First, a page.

French Prime Minister Manuel Valls rejected the idea of quota system in order to distribute refugees across Europe on Sunday, ahead of an EU summit to discuss the refugee crisis.
While giving a speech at a security conference in Munich, Valls said France would stic to its pledge to take 30,000 of the 160,000 refugees that EU members have agreed to share among themselves, but would not accept additional numbers of refugees.
"We won't take any more," Valls said and added, "France never said 'come to France'."
German Chancellor Angela Merkel is expected to convince EU members to accept so-called "contingents" of refugees in an EU meeting on Thursday in Brussels ahead of the meeting of EU leaders.
"France rejects this," Valls said about the permanent quota mechanism.
He said France had already got 80,000 asylum applications last year alone and it has been dealing with high unemployment.
As more refugees head to Europe, Slovakia's Prime Minister Robert Fico said Germany has criticised plans by eastern European countries to help Macedonia and Bulgaria to tighten security along their borders with Greece, a country which is an entry point into Europe for many refugees.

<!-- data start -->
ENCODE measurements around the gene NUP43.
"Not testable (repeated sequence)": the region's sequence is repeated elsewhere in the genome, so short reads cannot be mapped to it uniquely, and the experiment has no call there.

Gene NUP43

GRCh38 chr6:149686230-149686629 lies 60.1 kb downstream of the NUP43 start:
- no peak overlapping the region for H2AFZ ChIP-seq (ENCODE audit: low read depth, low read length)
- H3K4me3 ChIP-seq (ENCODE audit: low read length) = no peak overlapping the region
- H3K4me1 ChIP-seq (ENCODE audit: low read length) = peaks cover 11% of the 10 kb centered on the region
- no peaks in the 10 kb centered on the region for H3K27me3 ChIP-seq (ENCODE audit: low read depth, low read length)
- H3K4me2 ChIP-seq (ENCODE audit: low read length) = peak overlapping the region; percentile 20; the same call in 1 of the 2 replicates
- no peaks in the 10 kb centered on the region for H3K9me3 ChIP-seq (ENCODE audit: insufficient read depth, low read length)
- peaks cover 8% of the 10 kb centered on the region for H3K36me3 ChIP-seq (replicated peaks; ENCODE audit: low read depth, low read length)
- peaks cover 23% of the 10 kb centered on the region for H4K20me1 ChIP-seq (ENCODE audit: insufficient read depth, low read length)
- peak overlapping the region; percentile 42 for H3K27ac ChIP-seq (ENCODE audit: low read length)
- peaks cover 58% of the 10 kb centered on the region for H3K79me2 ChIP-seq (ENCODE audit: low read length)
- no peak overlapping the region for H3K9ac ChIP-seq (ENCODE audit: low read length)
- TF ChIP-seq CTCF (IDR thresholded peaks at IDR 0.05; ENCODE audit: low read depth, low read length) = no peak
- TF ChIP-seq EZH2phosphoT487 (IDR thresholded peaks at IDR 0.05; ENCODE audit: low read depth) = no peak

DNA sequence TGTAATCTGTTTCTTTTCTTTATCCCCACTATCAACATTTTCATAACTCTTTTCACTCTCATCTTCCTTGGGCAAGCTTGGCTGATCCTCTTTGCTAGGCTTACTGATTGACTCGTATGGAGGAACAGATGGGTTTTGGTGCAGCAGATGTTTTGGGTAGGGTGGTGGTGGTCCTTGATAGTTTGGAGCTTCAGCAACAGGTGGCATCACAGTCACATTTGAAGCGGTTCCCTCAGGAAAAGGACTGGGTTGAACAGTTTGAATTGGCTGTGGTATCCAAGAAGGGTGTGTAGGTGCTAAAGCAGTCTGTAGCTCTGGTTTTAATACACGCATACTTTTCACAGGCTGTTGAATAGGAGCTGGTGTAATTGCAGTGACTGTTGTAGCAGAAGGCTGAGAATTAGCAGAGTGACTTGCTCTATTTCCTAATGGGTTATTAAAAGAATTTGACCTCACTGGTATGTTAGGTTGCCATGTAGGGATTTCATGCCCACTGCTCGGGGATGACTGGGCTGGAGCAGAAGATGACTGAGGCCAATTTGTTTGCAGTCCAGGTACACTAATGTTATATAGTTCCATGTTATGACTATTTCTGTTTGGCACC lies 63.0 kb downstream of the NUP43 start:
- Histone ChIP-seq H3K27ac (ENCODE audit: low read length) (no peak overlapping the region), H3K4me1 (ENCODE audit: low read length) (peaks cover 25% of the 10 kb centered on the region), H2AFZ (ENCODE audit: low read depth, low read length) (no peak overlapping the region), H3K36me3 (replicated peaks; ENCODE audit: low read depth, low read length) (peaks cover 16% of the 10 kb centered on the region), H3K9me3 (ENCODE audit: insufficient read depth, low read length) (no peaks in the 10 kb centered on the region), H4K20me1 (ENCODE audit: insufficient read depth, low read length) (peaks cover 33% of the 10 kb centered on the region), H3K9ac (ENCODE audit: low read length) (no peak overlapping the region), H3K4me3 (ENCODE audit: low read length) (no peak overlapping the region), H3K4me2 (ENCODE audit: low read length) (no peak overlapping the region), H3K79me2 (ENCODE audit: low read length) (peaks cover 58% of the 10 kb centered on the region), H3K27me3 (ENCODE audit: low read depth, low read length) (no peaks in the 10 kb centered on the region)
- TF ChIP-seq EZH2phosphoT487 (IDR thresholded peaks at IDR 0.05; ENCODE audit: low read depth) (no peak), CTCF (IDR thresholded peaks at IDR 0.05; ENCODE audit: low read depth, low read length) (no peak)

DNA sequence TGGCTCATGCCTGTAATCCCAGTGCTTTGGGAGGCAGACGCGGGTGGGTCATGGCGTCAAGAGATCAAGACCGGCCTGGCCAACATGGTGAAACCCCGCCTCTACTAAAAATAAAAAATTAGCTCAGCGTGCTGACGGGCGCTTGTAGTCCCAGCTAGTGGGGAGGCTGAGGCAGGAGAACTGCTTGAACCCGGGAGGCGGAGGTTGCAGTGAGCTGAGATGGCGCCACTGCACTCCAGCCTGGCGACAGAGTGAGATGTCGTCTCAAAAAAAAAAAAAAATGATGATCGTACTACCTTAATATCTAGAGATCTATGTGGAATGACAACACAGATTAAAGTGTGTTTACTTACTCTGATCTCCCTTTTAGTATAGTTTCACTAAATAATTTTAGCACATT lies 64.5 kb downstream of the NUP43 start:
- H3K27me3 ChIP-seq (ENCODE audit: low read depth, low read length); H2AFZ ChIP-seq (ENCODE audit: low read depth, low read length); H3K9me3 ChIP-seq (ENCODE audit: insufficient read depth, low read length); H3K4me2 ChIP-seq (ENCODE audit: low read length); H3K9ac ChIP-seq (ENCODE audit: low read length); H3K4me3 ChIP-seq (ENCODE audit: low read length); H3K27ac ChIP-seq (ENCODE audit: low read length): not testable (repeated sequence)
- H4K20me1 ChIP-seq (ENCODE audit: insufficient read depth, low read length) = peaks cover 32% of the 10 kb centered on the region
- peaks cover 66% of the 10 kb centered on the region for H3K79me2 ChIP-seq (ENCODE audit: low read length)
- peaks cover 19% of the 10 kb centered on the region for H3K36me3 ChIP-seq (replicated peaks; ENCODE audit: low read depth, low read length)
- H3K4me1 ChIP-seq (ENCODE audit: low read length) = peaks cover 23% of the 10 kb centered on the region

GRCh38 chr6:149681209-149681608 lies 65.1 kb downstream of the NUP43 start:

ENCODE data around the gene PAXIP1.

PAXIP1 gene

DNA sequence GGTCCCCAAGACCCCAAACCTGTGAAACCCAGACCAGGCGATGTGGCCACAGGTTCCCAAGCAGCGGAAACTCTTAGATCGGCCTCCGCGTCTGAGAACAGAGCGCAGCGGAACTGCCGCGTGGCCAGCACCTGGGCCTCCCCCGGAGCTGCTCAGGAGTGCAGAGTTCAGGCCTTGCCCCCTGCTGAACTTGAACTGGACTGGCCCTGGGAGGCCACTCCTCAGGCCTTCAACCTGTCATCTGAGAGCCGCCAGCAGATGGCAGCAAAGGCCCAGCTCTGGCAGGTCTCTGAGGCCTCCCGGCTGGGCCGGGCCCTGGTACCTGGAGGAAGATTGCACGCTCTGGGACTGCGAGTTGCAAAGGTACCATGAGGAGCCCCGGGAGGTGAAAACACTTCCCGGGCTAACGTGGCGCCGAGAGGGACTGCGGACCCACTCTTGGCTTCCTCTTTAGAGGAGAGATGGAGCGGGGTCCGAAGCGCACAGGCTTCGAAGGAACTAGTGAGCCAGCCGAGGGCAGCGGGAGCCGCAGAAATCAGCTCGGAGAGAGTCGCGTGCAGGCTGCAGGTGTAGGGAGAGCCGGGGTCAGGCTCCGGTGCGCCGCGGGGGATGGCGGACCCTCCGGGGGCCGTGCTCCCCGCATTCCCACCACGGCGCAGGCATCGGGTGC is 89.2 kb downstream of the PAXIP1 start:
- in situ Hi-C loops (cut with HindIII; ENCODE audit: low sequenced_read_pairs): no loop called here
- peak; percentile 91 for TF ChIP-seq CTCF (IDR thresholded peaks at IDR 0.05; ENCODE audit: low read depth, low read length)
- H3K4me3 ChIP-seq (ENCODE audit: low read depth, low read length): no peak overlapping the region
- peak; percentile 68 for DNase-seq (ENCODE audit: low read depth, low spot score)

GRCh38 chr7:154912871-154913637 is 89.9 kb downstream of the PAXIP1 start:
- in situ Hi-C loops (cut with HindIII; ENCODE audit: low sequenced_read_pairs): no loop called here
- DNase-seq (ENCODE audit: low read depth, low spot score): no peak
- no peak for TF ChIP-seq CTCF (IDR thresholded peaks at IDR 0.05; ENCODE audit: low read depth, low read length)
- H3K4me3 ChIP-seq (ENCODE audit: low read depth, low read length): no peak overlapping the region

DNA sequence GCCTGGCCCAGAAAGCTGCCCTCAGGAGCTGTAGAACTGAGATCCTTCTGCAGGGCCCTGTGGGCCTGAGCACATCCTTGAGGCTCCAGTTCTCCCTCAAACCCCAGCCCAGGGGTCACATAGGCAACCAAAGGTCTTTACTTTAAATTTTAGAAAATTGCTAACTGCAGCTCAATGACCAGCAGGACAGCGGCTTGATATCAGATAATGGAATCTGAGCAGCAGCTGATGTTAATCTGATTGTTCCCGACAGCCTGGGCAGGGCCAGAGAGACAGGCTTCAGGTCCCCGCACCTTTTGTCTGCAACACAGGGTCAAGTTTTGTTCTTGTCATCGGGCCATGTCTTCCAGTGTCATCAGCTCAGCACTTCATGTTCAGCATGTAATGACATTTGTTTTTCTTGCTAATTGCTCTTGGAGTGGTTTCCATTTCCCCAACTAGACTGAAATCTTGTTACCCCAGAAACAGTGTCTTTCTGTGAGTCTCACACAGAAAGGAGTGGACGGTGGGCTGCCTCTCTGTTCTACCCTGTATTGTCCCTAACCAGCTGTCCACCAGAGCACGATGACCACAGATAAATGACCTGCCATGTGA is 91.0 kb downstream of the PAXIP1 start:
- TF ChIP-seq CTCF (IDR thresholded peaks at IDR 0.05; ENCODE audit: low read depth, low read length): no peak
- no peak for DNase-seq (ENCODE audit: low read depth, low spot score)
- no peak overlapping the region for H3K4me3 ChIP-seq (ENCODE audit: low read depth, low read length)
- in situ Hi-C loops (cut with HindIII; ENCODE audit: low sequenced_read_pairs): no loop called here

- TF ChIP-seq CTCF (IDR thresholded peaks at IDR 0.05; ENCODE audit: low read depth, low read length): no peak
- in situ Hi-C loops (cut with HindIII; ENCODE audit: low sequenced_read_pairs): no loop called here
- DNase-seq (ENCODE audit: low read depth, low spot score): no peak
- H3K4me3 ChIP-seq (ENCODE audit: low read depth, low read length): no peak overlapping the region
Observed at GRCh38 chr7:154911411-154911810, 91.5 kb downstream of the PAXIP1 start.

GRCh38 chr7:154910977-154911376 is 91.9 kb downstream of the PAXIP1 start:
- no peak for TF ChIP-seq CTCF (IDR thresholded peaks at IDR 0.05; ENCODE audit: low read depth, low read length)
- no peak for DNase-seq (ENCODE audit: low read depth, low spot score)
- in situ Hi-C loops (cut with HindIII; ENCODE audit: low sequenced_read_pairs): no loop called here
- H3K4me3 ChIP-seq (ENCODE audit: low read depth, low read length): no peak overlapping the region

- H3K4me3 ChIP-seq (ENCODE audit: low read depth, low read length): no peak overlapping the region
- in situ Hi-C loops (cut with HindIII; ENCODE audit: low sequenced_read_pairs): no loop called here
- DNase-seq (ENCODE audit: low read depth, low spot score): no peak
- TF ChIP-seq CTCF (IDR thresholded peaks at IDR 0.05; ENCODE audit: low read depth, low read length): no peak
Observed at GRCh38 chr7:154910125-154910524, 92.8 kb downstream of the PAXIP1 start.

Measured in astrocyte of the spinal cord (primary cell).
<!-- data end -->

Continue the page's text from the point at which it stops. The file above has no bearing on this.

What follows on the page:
However, leaders from Poland, Slovakia and the Czech Republic - known as the Visegrad Group - will meet on Monday in Prague along with their Macedonian and Bulgarian colleagues to discuss aid, diplomats said on Friday.
German Vice Chancellor Sigmar Gabriel and Foreign Minister Frank-Walter Steinmeier have written a letter to European Socialist leaders calling for a common voice on the distribution of refugees.
"Such measures must be agreed together and may not be unilaterally directed against one member state," the letter said.
"We want an agreement among the Visegrad Four countries that if Greece is not working, and it's not working, it makes more sense to invest money into the protection of borders between Greece and Macedonia, Bulgaria and other countries," Robert Fico said.
"We received a demarche [saying] how do we dare as V4, Bulgaria and Macedonia to discuss protection of external borders. Germany has filed a protest with our deputy foreign affairs minister because of this summit, saying we need to seek another way," he said.
On the other hand, the Czech government has sought to defuse tensions, claiming that the Visegrad group supported cooperation with Turkey and NATO’s engagement in the Aegean Sea.
EU officials said they expected Greece to tighten its borders with its Balkan neighbours. The European Union expressed concern with Athens on Friday over its failure to deal with hundreds of thousands of refugees over the past year.